Loneliness is associated with an individual’s risk of morbidity and mortality. O’Súilleabháin et al. investigated the social and emotional dimensions of loneliness. Social loneliness, that is, the lack of an engaging social network, was not associated with mortality in those living alone. No associations emerged for social or emotional loneliness among those not living alone. Emotional loneliness that arises out of the loss or absence of a close emotional attachment figure, experienced as a sense of abandonment, appears to be a toxic component of loneliness in very old adults who live alone.

Pages 521–526; http://doi.org/10.1097/PSY.0000000000000710

Delgado-Rodríguez et al. investigated food and emotional cue processing in women with bulimia, comparing them to women without bulimia on measures of event-related brain potentials using individualized stimuli. In bulimia nervosa, strict control over food intake alternates with bouts of overeating. Women with bulimia showed larger late positive potentials during display of pictures of self-selected binge foods and also to pictures containing erotic cues. The findings provide evidence that in bulimia nervosa, dysregulated emotional processing is not limited to food cues. The results are discussed within a transdiagnostic perspective on food-related disorders.

Pages 527–535; http://doi.org/10.1097/PSY.0000000000000704

Sympathetic-vagal balance may play a role in the association of job stress with cardiovascular disease risk. Oliveira-Junior et al. investigated whether job strain, low control, and high demand at work are associated with a reduction in heart rate variability (HRV). There was no association of job strain and psychological demand with HRV indices. However, an increase in job control was associated with an enhancement in one HRV index (low frequency HRV).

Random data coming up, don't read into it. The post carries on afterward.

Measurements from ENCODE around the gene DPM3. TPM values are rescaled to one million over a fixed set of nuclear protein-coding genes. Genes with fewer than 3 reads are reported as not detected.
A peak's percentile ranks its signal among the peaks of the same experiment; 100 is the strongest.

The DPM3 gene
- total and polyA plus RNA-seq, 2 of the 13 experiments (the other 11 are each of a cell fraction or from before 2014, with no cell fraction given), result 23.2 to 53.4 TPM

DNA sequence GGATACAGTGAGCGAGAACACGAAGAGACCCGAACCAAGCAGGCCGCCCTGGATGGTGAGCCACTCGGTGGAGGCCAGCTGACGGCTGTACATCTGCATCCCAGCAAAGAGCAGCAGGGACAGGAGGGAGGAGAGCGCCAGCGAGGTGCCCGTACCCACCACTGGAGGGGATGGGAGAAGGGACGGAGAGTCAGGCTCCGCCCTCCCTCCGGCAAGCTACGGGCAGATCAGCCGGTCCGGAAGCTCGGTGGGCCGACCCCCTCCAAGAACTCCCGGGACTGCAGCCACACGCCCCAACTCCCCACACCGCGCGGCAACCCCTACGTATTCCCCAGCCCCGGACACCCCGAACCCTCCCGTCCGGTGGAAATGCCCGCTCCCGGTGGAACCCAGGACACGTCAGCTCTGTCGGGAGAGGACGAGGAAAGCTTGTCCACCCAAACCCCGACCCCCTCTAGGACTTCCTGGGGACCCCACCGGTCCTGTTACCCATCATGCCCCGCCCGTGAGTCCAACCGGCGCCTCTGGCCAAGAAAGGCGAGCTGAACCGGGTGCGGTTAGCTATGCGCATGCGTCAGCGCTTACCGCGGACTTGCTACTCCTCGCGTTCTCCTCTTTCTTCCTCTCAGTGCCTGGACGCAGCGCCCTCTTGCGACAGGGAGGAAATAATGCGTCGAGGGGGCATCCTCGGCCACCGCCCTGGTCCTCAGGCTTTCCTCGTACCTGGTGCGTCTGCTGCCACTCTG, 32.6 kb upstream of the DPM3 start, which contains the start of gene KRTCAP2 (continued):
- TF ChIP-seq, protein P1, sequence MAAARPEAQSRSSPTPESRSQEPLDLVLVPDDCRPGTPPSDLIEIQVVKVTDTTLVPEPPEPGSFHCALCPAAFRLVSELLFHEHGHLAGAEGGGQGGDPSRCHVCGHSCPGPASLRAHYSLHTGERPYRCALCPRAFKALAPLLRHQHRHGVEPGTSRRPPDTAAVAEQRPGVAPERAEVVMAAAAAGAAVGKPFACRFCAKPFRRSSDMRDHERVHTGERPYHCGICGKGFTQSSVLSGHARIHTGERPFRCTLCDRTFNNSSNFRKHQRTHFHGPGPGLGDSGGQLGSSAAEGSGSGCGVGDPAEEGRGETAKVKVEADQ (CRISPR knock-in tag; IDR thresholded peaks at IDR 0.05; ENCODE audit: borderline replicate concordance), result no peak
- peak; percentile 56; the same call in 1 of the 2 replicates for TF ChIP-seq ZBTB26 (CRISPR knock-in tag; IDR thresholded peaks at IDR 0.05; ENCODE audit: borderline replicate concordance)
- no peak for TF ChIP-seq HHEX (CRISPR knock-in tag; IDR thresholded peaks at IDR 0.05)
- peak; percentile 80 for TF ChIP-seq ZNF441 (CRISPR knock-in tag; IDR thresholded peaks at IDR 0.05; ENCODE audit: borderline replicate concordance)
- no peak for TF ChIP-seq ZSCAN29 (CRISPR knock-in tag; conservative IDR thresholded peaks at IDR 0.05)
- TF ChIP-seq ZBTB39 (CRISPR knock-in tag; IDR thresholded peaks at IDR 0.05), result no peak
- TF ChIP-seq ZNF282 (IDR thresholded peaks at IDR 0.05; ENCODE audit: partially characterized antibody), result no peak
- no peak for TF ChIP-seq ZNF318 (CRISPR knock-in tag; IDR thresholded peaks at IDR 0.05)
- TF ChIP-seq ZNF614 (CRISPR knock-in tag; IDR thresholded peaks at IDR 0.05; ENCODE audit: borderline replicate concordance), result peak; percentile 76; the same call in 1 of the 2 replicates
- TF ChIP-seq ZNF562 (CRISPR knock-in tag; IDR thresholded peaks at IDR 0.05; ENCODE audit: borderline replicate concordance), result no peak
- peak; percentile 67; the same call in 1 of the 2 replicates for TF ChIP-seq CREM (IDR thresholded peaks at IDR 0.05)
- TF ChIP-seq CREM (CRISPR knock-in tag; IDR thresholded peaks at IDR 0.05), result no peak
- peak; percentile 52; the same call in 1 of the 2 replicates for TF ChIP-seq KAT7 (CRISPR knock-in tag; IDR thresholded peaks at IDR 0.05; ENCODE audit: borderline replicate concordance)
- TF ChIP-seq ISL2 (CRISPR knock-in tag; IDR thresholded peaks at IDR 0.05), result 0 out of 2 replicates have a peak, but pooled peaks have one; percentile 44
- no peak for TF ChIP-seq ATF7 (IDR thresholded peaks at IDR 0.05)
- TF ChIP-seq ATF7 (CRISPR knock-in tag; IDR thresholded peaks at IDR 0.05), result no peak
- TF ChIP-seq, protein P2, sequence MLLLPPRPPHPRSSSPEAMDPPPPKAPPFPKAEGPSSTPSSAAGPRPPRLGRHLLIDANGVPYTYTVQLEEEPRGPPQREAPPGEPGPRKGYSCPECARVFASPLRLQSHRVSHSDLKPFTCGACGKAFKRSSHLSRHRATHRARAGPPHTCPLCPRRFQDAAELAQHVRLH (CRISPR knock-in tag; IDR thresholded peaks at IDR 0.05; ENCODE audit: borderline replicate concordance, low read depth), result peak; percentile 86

Pages 536–544; http://doi.org/10.1097/PSY.0000000000000708

Epidemiologic data support the role of sleep as a determinant of cardiovascular diseases. Doyle et al. examined associations between daily blood pressure and objectively assessed sleep duration and efficiency. When assessed separately, lower sleep duration and efficiency were associated with higher daytime systolic blood pressure (BP) and higher nighttime BP. When assessed together, sleep duration and efficiency diverge in their associations with BP at different times of day. These results warrant further investigation of possible sleep-related pathways to adverse disease outcomes.

Pages 545–556; http://doi.org/10.1097/PSY.0000000000000711

Psychological stress during pregnancy can adversely affect the physical health and development of infants from birth through childhood. Roettger et al. explored whether pregnant women’s cortisol reactivity to an experimental stressor (a videotaped discussion with their partners about relationship problems)—is associated with later infant and child health. Greater maternal cortisol reactivity, but not recovery, was associated with better overall child health and fewer physician visits, fevers, and ear and respiratory infections during the 3-year study period. The study also found that maternal depressive symptoms may moderate the association between cortisol reactivity and adverse child health outcomes.

Pages 557–565; http://doi.org/10.1097/PSY.0000000000000705

Copyright © 2019 by American Psychosomatic Society